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Do the Falling Earnings of Immigrants Apply to Self-employed Immigrants?

  • Frenette, Marc

Many studies have examined the relative success of immigrant men in the (primarily paid) workforce. Despite the fact that they represent approximately one-sixth of the immigrant workforce, self-employed immigrants are a relatively understudied group. This study uses the 1981, 1986, 1991, and 1996 Census files to assess the success of self-employed immigrant men (compared with self-employed native-born men), using the relative success of paid immigrant men as the benchmark. After controlling for various other factors, recent immigrants (those arriving within the last five years) are as likely to be self-employed as the native-born and, over time spent in the country, are more likely to become self-employed. Recent immigrants in the 1990s were far more likely to be self-employed than the native-born. Successive cohorts of recent immigrants have fared progressively worse in the paid labour market compared with paid native-born workers. This is not the case in the self-employed workforce. Although self-employed recent immigrants typically report lower net self-employment income upon entry than the self-employed native-born, the gap has not grown. Instead, it has followed a cyclical movement: narrowing at the peak, and widening in times of weaker economic activity.

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Paper provided by Statistics Canada, Analytical Studies Branch in its series Analytical Studies Branch Research Paper Series with number 2002195e.

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Date of creation: 09 Dec 2002
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Handle: RePEc:stc:stcp3e:2002195e
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  1. Baker, Michael & Benjamin, Dwayne, 1994. "The Performance of Immigrants in the Canadian Labor Market," Journal of Labor Economics, University of Chicago Press, vol. 12(3), pages 369-405, July.
  2. Mary L. Grant, 1999. "Evidence of New Immigrant Assimilation in Canada," Canadian Journal of Economics, Canadian Economics Association, vol. 32(4), pages 930-955, August.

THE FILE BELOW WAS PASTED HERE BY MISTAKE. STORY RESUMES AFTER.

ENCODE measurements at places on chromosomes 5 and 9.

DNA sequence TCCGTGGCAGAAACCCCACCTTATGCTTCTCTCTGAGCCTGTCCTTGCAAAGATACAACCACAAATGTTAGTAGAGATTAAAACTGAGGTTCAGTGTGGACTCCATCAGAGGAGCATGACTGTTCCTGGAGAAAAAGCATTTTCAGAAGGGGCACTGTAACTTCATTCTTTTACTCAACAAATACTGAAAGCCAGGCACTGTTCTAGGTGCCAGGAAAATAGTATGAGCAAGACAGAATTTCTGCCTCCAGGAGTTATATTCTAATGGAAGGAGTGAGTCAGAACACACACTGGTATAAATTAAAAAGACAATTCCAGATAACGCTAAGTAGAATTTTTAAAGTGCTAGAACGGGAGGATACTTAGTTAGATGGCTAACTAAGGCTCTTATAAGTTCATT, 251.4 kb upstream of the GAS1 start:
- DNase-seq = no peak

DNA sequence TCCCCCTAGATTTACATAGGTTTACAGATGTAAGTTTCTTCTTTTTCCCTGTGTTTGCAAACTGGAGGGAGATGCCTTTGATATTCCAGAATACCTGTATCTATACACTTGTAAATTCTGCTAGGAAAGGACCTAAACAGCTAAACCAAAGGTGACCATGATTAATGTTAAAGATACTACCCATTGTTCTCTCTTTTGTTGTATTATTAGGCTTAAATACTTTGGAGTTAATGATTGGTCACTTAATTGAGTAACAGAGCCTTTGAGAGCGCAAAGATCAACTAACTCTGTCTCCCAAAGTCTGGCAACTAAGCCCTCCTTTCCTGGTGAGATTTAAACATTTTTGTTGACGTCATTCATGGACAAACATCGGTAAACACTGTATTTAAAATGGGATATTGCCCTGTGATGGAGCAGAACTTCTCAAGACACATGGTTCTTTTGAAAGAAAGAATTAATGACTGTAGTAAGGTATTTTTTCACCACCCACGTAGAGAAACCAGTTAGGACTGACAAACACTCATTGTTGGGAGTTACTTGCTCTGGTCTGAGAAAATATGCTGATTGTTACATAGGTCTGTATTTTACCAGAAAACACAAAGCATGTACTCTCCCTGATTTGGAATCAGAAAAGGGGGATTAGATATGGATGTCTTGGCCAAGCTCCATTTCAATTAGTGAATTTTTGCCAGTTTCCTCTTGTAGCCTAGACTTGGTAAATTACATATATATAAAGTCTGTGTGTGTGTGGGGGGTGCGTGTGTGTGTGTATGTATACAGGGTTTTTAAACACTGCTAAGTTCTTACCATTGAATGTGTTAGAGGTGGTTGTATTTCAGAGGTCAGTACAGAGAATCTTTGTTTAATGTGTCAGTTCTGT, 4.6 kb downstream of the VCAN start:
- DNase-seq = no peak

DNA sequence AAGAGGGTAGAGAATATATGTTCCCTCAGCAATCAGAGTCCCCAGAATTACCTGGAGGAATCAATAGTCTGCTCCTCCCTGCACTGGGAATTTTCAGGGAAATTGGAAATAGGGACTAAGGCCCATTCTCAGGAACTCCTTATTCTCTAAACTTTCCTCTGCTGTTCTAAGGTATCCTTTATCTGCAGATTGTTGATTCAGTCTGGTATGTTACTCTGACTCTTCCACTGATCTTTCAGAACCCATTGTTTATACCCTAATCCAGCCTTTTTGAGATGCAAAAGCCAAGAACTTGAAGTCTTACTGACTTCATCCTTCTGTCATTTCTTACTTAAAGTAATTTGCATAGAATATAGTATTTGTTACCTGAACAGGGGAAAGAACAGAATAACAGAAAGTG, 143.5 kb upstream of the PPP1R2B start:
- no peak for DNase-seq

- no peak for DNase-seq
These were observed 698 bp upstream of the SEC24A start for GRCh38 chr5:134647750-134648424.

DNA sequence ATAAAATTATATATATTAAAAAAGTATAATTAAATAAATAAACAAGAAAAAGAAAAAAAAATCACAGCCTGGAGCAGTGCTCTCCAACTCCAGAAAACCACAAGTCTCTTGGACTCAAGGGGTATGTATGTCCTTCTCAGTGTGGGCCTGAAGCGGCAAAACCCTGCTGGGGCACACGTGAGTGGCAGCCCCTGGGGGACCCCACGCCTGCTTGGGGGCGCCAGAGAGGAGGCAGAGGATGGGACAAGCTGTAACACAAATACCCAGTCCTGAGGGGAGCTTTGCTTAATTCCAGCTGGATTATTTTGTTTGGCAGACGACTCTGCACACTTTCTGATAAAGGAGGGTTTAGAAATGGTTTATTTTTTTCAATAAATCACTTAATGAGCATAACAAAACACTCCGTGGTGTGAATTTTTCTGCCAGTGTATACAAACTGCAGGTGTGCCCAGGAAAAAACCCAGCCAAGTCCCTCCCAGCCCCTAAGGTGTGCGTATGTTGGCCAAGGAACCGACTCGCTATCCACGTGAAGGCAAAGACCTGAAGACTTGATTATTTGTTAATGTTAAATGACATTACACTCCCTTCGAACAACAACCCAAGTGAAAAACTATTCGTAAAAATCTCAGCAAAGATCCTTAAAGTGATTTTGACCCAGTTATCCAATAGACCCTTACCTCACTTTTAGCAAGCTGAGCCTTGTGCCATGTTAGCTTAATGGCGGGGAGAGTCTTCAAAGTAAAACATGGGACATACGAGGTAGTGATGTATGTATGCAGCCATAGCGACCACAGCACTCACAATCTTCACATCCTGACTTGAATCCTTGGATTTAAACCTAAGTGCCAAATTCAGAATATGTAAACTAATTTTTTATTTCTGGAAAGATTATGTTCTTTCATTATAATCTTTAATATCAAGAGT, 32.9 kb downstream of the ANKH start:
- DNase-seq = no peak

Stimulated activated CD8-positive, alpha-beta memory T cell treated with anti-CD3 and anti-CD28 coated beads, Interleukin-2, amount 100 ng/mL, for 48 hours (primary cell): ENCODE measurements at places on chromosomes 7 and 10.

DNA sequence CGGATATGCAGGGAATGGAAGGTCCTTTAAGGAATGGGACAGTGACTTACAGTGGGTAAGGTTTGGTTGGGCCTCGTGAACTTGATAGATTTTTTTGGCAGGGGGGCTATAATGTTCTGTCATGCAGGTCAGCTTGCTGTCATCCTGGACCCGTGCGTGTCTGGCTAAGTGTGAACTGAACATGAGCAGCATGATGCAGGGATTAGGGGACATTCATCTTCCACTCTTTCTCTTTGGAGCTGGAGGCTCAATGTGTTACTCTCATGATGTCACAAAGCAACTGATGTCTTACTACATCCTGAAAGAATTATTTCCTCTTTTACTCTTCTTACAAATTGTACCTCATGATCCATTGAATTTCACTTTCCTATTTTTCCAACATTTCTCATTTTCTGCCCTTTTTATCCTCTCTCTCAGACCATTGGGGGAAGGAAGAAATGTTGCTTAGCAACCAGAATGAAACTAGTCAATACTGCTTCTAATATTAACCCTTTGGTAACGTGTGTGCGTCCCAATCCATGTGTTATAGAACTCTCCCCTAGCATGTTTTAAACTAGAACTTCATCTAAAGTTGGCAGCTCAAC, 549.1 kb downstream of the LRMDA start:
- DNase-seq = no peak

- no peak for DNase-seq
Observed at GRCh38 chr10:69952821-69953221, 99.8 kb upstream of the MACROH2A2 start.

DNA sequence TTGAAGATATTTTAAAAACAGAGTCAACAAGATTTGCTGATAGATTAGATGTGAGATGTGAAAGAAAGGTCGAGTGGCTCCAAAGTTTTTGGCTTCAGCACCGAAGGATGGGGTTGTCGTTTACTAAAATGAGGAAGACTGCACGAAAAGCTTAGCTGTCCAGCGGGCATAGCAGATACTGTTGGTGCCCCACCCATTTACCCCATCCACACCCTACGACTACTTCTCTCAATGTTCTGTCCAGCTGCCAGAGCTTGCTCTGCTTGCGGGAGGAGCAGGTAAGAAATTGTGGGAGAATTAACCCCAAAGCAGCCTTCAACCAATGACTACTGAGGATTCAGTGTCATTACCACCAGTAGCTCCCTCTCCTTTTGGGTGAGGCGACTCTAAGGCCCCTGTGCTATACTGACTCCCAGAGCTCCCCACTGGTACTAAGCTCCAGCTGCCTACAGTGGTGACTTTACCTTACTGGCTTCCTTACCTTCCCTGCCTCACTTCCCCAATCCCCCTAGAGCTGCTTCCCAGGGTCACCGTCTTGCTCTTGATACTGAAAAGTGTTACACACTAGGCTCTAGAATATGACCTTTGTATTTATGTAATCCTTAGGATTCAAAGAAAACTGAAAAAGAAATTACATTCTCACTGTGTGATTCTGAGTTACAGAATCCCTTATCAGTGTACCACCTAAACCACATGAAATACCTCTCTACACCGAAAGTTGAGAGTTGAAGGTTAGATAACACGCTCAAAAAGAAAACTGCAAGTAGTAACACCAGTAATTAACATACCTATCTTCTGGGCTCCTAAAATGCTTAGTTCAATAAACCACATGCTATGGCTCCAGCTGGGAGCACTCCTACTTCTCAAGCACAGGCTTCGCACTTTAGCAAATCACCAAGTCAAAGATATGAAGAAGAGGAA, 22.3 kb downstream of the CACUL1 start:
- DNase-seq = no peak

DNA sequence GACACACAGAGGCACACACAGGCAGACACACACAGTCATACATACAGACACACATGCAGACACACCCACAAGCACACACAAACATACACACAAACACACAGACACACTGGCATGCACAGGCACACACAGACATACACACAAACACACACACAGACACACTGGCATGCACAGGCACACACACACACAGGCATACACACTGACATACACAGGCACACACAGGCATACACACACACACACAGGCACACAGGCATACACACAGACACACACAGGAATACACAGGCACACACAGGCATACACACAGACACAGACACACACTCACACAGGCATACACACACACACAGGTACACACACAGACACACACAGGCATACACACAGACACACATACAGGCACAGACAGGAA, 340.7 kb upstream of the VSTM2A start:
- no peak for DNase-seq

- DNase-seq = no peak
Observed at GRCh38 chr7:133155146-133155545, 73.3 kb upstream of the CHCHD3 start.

3. Lin, Zhengxi & Picot, Garnett & Compton, Janice, 2000. " The Entry and Exit Dynamics of Self-Employment in Canada," Small Business Economics, Springer, vol. 15(2), pages 105-25, September.
  4. Green, David A, 1999. "Immigrant Occupational Attainment: Assimilation and Mobility over Time," Journal of Labor Economics, University of Chicago Press, vol. 17(1), pages 49-79, January.
  5. Bernt Bratsberg & James F. Ragan Jr., 2002. "The Impact of Host-Country Schooling on Earnings: A Study of Male Immigrants in the United States," Journal of Human Resources, University of Wisconsin Press, vol. 37(1), pages 63-105.
  6. Bloom, D. & Grenier, G. & Gunderson, M., 1993. "The Changing Labour Market Position of Canadian Immigrants," Working Papers 9305e, University of Ottawa, Department of Economics.
  7. Paul Maxim, 1992. "Immigrants, visible minorities, and self-employment," Demography, Springer, vol. 29(2), pages 181-198, May.
  8. Borjas, George J, 1985. "Assimilation, Changes in Cohort Quality, and the Earnings of Immigrants," Journal of Labor Economics, University of Chicago Press, vol. 3(4), pages 463-89, October.
  9. George J. Borjas, 1986. "The Self-Employment Experience of Immigrants," NBER Working Papers 1942, National Bureau of Economic Research, Inc.
  10. Schuetze, Herb J., 2000. "Taxes, economic conditions and recent trends in male self-employment: a Canada-US comparison," Labour Economics, Elsevier, vol. 7(5), pages 507-544, September.
  11. Laporte, Christine & Rivard, Maud-Catherine & Finnie, Ross, 2002. "Setting up Shop: Self-employment Amongst Canadian College and University Graduates," Analytical Studies Branch Research Paper Series 2002183e, Statistics Canada, Analytical Studies Branch.
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